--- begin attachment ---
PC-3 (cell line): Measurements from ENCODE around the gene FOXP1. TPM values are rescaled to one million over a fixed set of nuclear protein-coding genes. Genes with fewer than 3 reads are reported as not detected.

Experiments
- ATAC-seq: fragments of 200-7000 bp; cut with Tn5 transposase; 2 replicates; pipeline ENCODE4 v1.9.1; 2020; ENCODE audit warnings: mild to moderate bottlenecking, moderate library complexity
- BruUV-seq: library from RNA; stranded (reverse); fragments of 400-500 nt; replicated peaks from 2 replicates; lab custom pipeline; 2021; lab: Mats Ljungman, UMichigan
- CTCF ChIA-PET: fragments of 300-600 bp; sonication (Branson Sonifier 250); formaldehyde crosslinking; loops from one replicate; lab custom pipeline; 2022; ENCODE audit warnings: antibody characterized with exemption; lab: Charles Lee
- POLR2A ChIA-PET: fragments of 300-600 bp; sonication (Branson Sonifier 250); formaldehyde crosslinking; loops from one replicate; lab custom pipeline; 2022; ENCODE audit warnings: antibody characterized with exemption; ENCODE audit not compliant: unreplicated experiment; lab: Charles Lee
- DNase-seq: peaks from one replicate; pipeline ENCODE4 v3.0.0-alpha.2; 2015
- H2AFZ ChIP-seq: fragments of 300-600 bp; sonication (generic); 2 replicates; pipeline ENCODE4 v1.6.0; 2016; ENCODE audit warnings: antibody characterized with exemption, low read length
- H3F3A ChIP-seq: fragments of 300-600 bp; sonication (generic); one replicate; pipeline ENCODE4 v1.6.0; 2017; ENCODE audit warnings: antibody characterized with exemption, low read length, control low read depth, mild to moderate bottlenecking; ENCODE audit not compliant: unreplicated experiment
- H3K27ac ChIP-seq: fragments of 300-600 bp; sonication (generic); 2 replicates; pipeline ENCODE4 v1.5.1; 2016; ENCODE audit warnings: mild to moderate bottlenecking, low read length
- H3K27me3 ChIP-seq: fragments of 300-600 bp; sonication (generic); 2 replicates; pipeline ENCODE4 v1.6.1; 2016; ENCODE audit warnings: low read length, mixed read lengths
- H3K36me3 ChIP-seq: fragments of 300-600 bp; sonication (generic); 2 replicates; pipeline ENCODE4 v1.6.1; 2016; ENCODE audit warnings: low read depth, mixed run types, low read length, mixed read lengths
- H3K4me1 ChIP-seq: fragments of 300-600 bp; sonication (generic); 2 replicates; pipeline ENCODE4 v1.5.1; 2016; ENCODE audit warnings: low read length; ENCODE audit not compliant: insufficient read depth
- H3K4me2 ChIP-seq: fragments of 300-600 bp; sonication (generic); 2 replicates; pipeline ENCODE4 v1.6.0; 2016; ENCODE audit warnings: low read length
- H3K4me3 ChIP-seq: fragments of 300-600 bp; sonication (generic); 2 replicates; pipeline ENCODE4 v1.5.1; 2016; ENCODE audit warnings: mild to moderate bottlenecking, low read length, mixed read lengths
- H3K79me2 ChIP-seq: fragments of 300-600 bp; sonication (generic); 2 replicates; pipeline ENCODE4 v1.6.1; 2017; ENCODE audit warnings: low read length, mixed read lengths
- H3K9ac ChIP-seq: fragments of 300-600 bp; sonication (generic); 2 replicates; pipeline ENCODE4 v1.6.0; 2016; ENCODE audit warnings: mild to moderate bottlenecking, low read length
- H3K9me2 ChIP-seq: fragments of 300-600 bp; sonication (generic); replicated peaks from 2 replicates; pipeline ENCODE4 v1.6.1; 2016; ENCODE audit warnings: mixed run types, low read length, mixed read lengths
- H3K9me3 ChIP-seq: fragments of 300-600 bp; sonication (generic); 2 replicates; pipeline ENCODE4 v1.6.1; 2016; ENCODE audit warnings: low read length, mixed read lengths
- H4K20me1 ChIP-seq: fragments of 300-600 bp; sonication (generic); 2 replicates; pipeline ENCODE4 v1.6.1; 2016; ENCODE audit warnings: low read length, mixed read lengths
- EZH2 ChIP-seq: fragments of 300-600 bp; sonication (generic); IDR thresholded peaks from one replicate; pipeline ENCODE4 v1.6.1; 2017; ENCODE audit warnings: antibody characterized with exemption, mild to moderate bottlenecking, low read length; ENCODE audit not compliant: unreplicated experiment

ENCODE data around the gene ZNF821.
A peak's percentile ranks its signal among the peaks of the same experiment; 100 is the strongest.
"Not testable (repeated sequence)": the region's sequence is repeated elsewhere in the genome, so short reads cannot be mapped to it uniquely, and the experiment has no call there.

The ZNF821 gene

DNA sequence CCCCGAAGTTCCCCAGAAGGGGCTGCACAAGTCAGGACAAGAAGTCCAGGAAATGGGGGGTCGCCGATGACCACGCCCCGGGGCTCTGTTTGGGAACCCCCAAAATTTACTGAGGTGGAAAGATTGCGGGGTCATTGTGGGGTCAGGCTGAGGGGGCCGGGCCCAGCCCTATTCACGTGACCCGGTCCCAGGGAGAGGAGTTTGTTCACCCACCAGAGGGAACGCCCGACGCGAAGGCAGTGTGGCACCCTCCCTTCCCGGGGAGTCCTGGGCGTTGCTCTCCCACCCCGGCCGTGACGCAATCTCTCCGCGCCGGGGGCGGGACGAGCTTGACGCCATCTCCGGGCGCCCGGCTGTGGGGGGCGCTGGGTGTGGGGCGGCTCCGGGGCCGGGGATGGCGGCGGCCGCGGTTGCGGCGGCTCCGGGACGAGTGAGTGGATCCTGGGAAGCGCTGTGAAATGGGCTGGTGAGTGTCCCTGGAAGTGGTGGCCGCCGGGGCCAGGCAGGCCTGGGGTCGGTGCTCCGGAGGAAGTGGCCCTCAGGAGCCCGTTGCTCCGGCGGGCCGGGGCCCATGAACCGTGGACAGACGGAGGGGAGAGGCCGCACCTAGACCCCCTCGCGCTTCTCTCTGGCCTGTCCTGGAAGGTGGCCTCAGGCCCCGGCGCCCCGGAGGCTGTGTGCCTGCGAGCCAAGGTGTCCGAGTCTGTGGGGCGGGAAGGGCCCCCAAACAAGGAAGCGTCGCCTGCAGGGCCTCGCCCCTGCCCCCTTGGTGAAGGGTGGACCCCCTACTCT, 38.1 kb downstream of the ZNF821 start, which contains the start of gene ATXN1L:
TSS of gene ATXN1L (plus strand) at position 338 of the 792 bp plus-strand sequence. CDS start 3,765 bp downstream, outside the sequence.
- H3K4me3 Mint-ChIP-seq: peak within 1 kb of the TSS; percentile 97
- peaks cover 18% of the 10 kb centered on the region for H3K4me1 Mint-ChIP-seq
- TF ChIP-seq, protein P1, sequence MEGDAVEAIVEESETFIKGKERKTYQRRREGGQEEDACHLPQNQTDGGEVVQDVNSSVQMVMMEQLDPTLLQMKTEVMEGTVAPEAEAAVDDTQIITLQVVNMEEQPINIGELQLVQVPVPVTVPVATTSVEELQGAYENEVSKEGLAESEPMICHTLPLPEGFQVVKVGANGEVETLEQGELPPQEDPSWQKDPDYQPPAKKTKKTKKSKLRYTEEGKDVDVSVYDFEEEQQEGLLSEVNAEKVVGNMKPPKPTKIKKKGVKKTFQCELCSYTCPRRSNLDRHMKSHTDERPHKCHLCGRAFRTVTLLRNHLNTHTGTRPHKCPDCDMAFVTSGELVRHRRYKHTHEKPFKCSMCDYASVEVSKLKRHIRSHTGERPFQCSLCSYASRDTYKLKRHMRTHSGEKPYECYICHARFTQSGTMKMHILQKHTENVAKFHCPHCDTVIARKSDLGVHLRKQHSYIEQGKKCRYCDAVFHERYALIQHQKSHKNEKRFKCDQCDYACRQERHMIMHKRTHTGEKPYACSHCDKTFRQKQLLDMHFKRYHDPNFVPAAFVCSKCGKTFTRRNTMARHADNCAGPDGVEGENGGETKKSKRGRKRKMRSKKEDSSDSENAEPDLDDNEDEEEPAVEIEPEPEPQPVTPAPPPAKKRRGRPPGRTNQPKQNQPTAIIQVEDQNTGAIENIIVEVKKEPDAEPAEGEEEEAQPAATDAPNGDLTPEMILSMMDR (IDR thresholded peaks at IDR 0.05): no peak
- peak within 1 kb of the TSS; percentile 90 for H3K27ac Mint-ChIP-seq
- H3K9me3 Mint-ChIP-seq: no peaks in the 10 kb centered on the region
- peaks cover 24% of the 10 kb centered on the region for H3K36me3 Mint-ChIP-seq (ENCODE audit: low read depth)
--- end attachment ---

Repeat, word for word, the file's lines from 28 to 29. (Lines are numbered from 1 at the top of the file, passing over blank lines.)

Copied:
- H3K4me3 Mint-ChIP-seq: peak within 1 kb of the TSS; percentile 97
- peaks cover 18% of the 10 kb centered on the region for H3K4me1 Mint-ChIP-seq